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Introduction to Microbiology

Introduction to Microbiology

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Introduction to Microbiology

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  1. Introduction to Microbiology The Microbial World and You

  2. What Are Microorganisms? • Minute living things • Too small to be seen with the unaided eye • Members of several different groups

  3. Different groups of microorganisms • bacteria • fungi • protozoa • microscopic algae

  4. Ways that microbes affect us • cycling chemicals through our environment • serve as the basis of food chains • aid normal functioning of animal systems • commercial applications • cause disease

  5. Chemical elements are cycled by microbes • by photosynthesis: C, H, O • by chemosynthesis: C, H, N, S, P • by aerobic respiration: C, H, O • by anaerobic respiration: C, H, N, S, P • by fermentation: C, H, O

  6. Basis of food chains • phytoplankton (producers) • zooplankton (first level of consumers)

  7. Aiding functioning of animal systems • aiding in the digestion of ruminants and termites • synthesizing B vitamins and vitamin K

  8. Commercial applications of microbes • normal synthesis of chemical products • food production • synthesis of abnormal products

  9. Chemical products normally synthesized by microbes • acetone • organic acids • enzymes • alcohols • drugs

  10. vinegar sauerkraut pickles alcoholic beverages green olives soy sauce buttermilk cottage cheese cheese yogurt bread sourdough bread Foods produced by microbes

  11. Products of genetically modified microorganisms • human insulin and human growth hormone • digestive aids • cellulose • drain cleaner

  12. Some microbes cause disease • pathogens (disease-producing microbes) • opportunists (microbes that do not normally cause disease, but my do so under certain conditions)

  13. Naming Microorganisms • genus name is first and is always capitalized • species name (specific epithet) follows the genus name and is never capitalized • genus and species names are italicized • example: Staphylococcus aureus • the cursive indicator of italics is underlining

  14. Family Micrococcaceae • Micro- means very tiny • Family members are found on human skin • Genus Staphylococcus can fermentsugars, and, therefore, can grow with or without oxygen • Genus Micrococcus cannot ferment sugars, and, therefore, cannot grow without oxygen

  15. Genus Staphylococcus • Staphylo- means clusters of cells • coccus- means spherical cells • Staphylococcus means clusters of very tiny, spherical cells • aureus means golden-colored colonies • Staphylococcus aureus means golden-colored colonies of clusters of very tiny, spherical cells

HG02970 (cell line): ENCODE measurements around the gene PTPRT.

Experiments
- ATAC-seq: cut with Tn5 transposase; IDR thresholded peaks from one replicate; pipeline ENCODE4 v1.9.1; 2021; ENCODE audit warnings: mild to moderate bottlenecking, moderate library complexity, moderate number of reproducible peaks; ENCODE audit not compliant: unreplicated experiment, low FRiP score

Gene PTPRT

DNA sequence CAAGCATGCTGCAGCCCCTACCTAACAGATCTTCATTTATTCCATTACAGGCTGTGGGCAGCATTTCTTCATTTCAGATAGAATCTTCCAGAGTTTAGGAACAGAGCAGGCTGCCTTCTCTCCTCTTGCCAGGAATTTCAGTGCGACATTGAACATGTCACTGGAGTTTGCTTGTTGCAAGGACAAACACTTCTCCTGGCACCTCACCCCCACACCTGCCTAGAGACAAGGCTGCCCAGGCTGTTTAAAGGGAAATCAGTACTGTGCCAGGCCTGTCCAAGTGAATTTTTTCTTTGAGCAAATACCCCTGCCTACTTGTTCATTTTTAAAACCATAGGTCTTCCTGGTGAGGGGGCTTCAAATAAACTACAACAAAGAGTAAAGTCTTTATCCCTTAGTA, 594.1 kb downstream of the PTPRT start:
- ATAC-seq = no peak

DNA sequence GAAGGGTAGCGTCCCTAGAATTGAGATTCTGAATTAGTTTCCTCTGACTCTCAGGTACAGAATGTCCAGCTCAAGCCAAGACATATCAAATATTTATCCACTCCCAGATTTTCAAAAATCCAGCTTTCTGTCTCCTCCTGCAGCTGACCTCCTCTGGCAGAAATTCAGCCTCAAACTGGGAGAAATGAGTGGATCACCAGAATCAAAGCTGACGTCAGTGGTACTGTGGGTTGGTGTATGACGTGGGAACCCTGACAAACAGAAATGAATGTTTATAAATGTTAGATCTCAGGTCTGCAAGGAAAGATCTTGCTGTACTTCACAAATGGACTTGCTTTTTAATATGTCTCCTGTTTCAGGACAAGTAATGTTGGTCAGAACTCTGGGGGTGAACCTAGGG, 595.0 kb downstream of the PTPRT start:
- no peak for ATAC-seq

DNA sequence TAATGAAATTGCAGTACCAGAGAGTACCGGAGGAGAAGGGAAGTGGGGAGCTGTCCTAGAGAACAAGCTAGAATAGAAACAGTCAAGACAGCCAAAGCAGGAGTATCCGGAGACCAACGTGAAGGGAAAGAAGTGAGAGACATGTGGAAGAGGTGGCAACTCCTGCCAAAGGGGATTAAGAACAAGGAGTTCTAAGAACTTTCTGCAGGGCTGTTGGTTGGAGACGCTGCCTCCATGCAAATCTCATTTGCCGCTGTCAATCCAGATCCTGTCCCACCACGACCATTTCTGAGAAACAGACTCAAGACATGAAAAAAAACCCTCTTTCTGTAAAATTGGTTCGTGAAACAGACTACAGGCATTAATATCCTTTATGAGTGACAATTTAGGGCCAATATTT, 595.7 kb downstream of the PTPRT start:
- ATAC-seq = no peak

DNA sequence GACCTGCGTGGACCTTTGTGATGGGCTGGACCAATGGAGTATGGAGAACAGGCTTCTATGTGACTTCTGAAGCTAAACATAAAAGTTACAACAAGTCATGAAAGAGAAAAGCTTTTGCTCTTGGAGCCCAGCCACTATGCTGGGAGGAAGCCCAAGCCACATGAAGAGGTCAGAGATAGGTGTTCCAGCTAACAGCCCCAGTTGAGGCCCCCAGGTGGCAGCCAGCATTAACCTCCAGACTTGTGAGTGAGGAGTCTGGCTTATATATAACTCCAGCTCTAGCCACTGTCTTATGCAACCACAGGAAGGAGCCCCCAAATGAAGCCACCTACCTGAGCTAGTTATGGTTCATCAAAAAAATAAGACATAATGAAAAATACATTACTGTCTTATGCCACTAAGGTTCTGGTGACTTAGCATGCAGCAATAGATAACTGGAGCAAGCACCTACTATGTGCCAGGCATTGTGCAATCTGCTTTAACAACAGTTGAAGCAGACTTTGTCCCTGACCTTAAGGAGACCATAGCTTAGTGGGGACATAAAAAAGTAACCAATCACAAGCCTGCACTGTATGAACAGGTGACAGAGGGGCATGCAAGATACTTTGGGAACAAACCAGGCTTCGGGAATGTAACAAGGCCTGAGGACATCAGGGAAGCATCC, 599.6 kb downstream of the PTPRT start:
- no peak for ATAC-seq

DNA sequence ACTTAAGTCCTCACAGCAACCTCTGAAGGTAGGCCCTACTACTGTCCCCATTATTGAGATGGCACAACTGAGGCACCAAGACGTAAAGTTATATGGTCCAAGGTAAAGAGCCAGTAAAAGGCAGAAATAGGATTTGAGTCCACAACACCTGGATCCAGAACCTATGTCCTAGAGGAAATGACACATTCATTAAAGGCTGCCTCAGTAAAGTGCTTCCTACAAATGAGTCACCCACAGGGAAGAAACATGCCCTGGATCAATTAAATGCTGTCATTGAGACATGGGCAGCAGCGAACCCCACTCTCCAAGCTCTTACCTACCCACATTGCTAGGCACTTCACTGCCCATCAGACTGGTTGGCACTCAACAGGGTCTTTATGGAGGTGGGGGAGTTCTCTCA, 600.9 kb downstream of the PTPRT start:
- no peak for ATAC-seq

16. Genus Staphylococcus, continued • Staphylococcus aureus: golden-colored colonies • S. epidermidis: normal microbe of the skin • S. saprophyticus: a microbe that causes decay of organic matter • After using the full genus name once in a paragraph, it is then permissible to abbreviate that genus name.

  17. Genus Micrococcus • Micrococcus luteus: bright mustard-yellow colonies of clusters of very tiny, spherical cells • M. roseus: rose-colored colonies

  18. Classifications of Microorganisms • Prokaryotes: cells lack nuclei, membrane-bound organelles, sterols and carbohydrates in membranes • Eukaryotes: cells possess nuclei, membrane-bound organelles, sterols and carbohydrates in the membranes

  19. Prokaryotes • Bacteria: most of the procaryotes, cell walls contain peptidoglycan and D amino acids, a few bacteria are pathogenic. • Archea: may lack cell walls or have unusual cell walls composed of polysaccharides, proteins, and pseudomurein, but never peptidoglycan. Archea are often found in extreme environments.

  20. Bacteria • Cell morphology: cocci, bacilli, spirilli, star-shaped, squares • Cell arrangement: individual, pairs, chains, tetrads, sarcina (8), (grape-like) clusters • Cell walls contain different amounts of peptidoglycan and other substances which result in characteristic staining properties such as Gram-positive, Gram-negative, and Acid-fast cells. • Many bacteria are motile by means of flagella • Nutritional requirements are extremely diverse

  21. Eukaryotes • Algae: photosynthetic unicellular or simple multicellular, mostly aquatic, organisms with cell walls of cellulose • Fungi: saprophytic or opportunistic unicellular (yeasts) or simple multicellular organisms with cell walls of chitin • Protozoa: unicellular, mostly motile organisms without cell walls, that absorb or ingest nutrients • Helminths: parasitic worms: flatworms and roundworms

  22. VIRUSES • Living? or Nonliving? • Contain a core of one nucleic acid only (either DNA or RNA) • Nucleic acid core is surrounded by a protein coat called a capsid • Viruses are host-specific: animal, plant, bacterial • Some animal viruses possess envelopes